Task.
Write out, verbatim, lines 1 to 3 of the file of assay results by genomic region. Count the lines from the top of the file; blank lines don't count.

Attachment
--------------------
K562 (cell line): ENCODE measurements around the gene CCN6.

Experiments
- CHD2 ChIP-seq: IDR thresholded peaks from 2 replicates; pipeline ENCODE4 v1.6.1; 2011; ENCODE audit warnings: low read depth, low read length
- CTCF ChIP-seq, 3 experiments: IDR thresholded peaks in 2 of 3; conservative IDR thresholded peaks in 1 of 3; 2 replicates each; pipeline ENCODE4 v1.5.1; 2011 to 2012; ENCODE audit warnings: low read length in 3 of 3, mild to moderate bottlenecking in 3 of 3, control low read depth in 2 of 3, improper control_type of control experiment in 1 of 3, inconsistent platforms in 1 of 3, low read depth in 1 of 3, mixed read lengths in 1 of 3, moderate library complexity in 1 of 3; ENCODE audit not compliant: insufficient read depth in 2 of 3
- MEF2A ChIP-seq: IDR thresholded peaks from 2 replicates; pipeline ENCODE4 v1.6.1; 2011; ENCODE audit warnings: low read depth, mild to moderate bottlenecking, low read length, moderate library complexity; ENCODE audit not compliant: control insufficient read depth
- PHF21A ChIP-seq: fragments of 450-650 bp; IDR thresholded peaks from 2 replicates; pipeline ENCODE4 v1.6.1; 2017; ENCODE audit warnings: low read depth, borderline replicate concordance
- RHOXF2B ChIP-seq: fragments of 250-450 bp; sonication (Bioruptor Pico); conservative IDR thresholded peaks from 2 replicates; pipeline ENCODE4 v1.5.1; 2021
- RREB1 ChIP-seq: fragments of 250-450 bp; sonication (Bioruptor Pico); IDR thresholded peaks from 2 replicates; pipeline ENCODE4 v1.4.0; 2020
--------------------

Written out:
K562 (cell line): ENCODE measurements around the gene CCN6.

Experiments
- CHD2 ChIP-seq: IDR thresholded peaks from 2 replicates; pipeline ENCODE4 v1.6.1; 2011; ENCODE audit warnings: low read depth, low read length